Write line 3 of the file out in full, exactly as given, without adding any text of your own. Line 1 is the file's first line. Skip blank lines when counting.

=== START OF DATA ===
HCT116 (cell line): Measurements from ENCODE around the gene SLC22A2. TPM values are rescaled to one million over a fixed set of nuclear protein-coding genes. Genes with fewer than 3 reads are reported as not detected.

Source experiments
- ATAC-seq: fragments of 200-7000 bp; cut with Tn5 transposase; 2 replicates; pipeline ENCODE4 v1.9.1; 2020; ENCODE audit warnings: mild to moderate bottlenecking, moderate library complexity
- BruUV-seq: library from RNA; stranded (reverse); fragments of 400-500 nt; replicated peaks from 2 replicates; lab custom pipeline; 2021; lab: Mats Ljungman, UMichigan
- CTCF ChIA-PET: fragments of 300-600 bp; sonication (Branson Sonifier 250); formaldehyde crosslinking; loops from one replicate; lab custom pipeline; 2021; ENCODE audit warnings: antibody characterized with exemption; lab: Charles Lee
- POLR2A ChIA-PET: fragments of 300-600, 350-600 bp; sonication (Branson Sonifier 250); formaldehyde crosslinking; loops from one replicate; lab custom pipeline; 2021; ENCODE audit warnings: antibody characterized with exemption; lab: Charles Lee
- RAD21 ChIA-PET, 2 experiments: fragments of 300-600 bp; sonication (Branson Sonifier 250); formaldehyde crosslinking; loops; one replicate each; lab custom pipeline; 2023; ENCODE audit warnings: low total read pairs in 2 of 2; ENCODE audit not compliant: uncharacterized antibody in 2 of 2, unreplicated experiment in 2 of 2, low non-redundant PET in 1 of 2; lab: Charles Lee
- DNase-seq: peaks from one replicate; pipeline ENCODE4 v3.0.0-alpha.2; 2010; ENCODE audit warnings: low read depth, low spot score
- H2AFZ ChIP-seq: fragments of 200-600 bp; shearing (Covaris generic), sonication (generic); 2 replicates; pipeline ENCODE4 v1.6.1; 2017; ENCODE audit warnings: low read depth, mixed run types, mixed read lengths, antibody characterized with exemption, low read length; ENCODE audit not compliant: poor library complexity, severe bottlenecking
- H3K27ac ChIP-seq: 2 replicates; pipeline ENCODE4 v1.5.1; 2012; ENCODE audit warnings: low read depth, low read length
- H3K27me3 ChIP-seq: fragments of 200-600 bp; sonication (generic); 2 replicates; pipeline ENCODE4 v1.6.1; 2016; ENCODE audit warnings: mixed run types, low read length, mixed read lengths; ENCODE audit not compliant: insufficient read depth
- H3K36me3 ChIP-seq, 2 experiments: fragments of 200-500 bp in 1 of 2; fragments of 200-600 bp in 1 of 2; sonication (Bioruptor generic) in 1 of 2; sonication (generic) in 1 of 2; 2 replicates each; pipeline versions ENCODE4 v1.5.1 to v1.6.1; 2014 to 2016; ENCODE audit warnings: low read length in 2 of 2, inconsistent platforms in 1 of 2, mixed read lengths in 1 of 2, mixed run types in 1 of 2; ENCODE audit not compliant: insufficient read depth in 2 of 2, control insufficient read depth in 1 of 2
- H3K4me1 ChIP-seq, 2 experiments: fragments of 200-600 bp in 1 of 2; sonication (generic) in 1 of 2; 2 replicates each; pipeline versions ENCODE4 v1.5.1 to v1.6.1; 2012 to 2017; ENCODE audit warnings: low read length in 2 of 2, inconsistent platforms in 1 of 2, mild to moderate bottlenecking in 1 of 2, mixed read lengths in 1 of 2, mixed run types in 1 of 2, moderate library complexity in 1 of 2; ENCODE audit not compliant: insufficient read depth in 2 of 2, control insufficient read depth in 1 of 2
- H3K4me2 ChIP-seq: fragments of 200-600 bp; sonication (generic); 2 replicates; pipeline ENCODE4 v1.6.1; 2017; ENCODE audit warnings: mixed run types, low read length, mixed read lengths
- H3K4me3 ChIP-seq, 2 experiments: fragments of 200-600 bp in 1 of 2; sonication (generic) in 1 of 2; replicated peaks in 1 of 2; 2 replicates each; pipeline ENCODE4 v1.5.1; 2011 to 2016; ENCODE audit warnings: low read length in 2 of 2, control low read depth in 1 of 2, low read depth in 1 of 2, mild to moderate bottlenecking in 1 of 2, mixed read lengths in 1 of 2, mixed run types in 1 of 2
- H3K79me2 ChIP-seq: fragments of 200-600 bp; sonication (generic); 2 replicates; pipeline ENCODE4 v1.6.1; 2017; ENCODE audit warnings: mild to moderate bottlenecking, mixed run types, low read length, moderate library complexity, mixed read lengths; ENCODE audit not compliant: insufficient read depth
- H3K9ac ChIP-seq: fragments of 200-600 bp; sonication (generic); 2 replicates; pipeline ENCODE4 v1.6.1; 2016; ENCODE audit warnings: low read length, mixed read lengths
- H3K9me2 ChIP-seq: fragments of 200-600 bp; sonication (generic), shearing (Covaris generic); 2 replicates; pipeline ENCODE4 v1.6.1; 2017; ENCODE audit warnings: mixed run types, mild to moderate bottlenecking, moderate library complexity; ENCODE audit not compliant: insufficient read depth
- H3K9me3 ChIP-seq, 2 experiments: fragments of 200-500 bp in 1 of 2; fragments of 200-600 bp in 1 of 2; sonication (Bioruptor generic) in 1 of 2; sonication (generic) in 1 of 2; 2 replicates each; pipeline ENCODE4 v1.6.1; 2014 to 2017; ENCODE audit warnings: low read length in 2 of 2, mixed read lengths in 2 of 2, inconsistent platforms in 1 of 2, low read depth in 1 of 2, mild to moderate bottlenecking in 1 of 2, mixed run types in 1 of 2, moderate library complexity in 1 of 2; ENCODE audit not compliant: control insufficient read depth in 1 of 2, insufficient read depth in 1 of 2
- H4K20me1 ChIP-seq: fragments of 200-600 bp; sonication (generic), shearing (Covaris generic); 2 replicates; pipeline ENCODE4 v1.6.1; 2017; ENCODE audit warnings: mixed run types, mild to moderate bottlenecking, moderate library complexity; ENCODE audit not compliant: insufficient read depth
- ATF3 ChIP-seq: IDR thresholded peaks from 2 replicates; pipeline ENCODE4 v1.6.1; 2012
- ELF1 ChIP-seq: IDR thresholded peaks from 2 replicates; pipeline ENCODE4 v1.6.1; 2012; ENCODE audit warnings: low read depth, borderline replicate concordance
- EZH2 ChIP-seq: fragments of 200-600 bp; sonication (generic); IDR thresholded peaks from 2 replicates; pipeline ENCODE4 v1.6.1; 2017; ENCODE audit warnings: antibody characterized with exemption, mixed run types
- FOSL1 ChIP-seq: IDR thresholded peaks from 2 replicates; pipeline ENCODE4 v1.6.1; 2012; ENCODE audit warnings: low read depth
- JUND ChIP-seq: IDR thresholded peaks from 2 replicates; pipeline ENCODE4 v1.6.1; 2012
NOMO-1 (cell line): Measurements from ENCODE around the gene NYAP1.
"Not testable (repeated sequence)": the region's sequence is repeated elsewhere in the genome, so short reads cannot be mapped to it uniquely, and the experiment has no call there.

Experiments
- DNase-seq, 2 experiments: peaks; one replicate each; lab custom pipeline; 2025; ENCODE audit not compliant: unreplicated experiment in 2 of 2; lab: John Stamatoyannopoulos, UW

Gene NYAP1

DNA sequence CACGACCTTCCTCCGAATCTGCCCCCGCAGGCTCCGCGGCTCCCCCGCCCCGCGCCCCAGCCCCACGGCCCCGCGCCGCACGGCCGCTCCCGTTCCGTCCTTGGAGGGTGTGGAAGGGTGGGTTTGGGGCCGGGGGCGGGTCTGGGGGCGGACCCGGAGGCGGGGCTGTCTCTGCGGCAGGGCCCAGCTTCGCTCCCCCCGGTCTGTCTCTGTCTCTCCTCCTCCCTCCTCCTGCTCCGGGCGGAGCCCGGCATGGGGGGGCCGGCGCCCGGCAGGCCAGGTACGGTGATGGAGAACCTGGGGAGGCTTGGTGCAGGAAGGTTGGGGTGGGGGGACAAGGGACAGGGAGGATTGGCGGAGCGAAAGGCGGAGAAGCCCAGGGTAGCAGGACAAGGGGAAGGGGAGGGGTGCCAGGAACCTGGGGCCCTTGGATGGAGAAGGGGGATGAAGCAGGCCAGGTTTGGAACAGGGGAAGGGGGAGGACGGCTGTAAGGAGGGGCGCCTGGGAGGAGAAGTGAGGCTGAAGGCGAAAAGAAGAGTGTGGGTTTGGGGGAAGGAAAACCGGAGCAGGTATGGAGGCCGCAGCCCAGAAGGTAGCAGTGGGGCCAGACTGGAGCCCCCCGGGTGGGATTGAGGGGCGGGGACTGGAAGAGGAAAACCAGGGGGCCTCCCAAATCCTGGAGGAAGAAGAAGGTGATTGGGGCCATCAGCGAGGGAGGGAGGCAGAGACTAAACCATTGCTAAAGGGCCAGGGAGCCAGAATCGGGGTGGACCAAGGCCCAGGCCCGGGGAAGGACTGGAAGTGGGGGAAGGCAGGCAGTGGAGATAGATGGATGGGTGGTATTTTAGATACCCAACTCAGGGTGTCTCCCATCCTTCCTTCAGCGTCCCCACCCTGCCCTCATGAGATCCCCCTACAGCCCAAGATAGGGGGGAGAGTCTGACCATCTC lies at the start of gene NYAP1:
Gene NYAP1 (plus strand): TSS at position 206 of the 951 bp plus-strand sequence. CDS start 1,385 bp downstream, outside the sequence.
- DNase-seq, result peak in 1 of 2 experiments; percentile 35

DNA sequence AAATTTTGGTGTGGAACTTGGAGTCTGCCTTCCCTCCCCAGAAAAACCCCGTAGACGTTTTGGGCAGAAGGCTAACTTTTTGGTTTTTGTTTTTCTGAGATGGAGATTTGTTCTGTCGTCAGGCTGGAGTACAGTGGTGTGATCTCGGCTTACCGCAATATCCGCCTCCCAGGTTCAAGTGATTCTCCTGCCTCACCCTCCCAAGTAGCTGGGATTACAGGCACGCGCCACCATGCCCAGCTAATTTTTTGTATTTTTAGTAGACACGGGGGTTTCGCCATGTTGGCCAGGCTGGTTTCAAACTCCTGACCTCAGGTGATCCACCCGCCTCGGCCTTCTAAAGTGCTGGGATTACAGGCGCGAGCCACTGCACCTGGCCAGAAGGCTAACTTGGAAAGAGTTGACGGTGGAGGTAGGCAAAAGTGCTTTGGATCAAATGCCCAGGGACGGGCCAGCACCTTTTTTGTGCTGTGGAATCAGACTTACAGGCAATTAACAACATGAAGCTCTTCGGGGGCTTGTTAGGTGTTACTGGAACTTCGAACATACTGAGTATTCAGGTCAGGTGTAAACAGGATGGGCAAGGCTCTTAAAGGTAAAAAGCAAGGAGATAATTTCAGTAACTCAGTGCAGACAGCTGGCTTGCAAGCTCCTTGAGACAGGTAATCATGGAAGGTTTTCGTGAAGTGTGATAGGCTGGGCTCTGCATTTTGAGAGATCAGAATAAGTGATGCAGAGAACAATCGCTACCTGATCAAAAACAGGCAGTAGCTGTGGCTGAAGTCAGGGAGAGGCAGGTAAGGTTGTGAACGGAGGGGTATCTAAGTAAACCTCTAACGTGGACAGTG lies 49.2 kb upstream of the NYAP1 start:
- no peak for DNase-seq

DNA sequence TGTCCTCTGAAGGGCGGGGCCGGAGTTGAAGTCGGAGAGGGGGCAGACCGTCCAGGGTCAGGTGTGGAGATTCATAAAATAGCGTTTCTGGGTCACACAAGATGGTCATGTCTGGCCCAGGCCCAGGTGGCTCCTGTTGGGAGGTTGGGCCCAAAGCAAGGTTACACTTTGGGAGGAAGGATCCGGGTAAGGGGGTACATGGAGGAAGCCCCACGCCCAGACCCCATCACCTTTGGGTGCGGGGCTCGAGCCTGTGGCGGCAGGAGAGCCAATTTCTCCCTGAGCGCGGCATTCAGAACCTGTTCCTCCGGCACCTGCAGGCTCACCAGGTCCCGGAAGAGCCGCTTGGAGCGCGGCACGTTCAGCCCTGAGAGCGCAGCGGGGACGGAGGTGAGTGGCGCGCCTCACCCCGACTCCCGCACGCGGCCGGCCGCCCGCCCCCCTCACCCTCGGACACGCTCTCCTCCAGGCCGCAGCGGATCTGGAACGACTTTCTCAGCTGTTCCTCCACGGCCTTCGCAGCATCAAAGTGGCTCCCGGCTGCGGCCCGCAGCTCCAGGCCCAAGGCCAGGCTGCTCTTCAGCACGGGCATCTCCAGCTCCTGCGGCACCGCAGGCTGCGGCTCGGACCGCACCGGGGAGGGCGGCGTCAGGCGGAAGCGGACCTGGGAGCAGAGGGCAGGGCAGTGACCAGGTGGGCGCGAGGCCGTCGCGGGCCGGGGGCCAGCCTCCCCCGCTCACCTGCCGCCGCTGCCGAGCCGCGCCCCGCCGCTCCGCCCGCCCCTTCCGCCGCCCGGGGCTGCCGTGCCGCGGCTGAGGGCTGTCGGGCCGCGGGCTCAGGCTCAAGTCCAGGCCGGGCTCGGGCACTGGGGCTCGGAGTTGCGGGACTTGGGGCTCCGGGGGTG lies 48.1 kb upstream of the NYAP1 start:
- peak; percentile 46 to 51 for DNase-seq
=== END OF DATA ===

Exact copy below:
- ATAC-seq: fragments of 200-7000 bp; cut with Tn5 transposase; 2 replicates; pipeline ENCODE4 v1.9.1; 2020; ENCODE audit warnings: mild to moderate bottlenecking, moderate library complexity